Kelowna city council hits the ground running

And it’s members gear up to make some hard choices

Talk about baptism by fire.

While his eight Kelowna council colleagues have weathered the storm of public pressure when it comes to controversial issues in the past given they were all re-elected, new guy, city Coun. Loyal Wooldridge, is about to learn the true meaning of the old adage in politics: “When it comes to elections, be careful what you wish for.”

Unlike his council colleagues, who, in Shakespeare’s words, have suffered the slings and arrows of outrageous fortune in bruising public hearings of the past, such the relocation of the Visitor’s Centre onto the lakeshore, approval of Westcorp’s yet-to-be-built 36-storey hotel downtown and rezoning land in Rutland for for a building to house graduates of a drug and alcohol treatment program, Wooldridge has it all to look forward too.

And he gets to start with a controversial one—a proposed supportive housing project on Agassiz Road.

That controversial project has residents of the area upset about the close proximity the planned housing to the residences of hundreds of seniors.

Council’s deliberation on the issue will be the epitome of what re-elected Mayor Colin Basran meant when he told his councillors after the Oct. 20 civic election to be prepared to make some tough decisions during the upcoming four-year term.

On Monday, after the nine members of council were sworn into office, Basran pointed to decisions about where to place supportive housing called for in the city’s Journey Home strategy to address homelessness, as some of those difficult decisions.

But, he added, that’s what council members are elected to do—make the tough choices for the betterment of the entire community, not just the directly affected few.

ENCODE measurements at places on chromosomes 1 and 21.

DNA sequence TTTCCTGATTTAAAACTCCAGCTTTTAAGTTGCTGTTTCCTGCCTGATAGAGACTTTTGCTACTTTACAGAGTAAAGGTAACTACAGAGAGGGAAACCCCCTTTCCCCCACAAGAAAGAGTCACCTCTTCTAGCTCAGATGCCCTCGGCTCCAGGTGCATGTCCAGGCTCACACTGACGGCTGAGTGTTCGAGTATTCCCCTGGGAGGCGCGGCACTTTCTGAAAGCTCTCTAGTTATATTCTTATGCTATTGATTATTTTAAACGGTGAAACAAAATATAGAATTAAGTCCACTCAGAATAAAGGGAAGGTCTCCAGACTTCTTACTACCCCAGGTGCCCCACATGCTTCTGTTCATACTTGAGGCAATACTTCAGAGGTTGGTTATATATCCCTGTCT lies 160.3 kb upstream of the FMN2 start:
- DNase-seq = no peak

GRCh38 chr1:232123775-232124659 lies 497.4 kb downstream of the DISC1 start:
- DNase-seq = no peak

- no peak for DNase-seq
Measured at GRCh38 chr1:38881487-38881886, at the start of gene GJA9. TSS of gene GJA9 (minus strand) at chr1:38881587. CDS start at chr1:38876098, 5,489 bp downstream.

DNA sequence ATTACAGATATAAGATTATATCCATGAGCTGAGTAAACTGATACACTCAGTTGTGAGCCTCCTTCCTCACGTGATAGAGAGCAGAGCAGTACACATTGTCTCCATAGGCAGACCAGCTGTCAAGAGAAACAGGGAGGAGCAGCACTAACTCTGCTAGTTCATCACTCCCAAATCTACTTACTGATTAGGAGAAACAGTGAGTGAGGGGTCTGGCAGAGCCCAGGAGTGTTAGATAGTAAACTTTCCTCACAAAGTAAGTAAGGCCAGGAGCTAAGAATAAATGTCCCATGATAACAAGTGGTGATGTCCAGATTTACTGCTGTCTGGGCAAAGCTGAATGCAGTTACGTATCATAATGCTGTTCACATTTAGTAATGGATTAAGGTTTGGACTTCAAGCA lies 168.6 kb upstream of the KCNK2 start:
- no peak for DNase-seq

When council approved the rezoning for the Freedom’s Door project in Rutland — the housing for recovered addicts mentioned above — Basran, who was raised in Rutland conceded his vote in favour may cost him friends. But, he felt as an elected member of city council it was his responsibility to vote for a project that was needed in the community and that would help people who live in the city.

It’s a lesson Wooldridge says he’s ready to learn. A day after his election, he was surprised to see how much correspondence had piled up in his city hall inbox.

Such is the life of a city councillor in a growing, busy city. Working for the people may be admirable, but it’s often not easy.

They may love you at the ballot box, but approve a development they don’t like, raise their taxes too much or fail keep roads in decent shape and its a short hop from “congratulations on your election” to “throw the bums out!”

Of course, it hasn’t got to that point for any member of council yet. The nine members were just sworn in for their upcoming four-year term a few days ago.

But the public is fickle when it comes to politicians.

And the phrase “what have you done for me lately” is one Wooldridge is going to start hearing. He just has to ask his seven colleagues.

Alistair Waters is the assistant editor of the Capital News.

Just Posted

New Kelowna city councillor takes his seat

Loyal Wooldridge joins eight returning members of city council at first public meeting

Making jokes from Hollywood to Lake Country

Comedian Dino Archie will be performing Saturday night at the Creekside Theatre

Be a Santa to a Senior program hopes to brighten Okanagan Seniors’ holiday season

Participants can visit their local London Drugs to take fulfill wish lists

More affordable housing brought to Kelowna

The new 33-unit housing development will be for families

Find me my furever home

Meet Moon a 16-year-old senior gentleman at the Kelowna BC SPCA

Laine scores 3 as Jets double Canucks 6-3

Injury-riddled Vancouver side drops sixth in a row

Deportation averted for Putin critic who feared return to Russia

Elena Musikhina, a vocal critic of the Kremlin, has been granted a two-year visitor’s permit in Canada

B.C. to allow Uber-style ride hailing services to operate in late 2019

Fee will be applied to fund options for disabled people

Auditor general takes aim at Liberals’ fighter-jet plan

Suditor general Michael Ferguson is about to release a new report on Canada’s attempts to buy new fighter jets

B.C. couple converts ambulance into a traveling home

The Revelstoke couple plan on touring B.C. ski hills then driving to Mexico

South Okanagan man wielding an axe convicted of break and enter and assault of a police officer

Steve Joseph Godbout was convicted of several charges in Penticton provincial court

Cyclist defecates, throws own poop at car following B.C. crash

Man defecates in the street before throwing it at a driver locked in her vehicle

Jamie Koe, other curlers kicked out of bonspiel for being too drunk

‘You don’t kick around other players’ bags, it’s disrespectful and we expect better of our players’

Most Read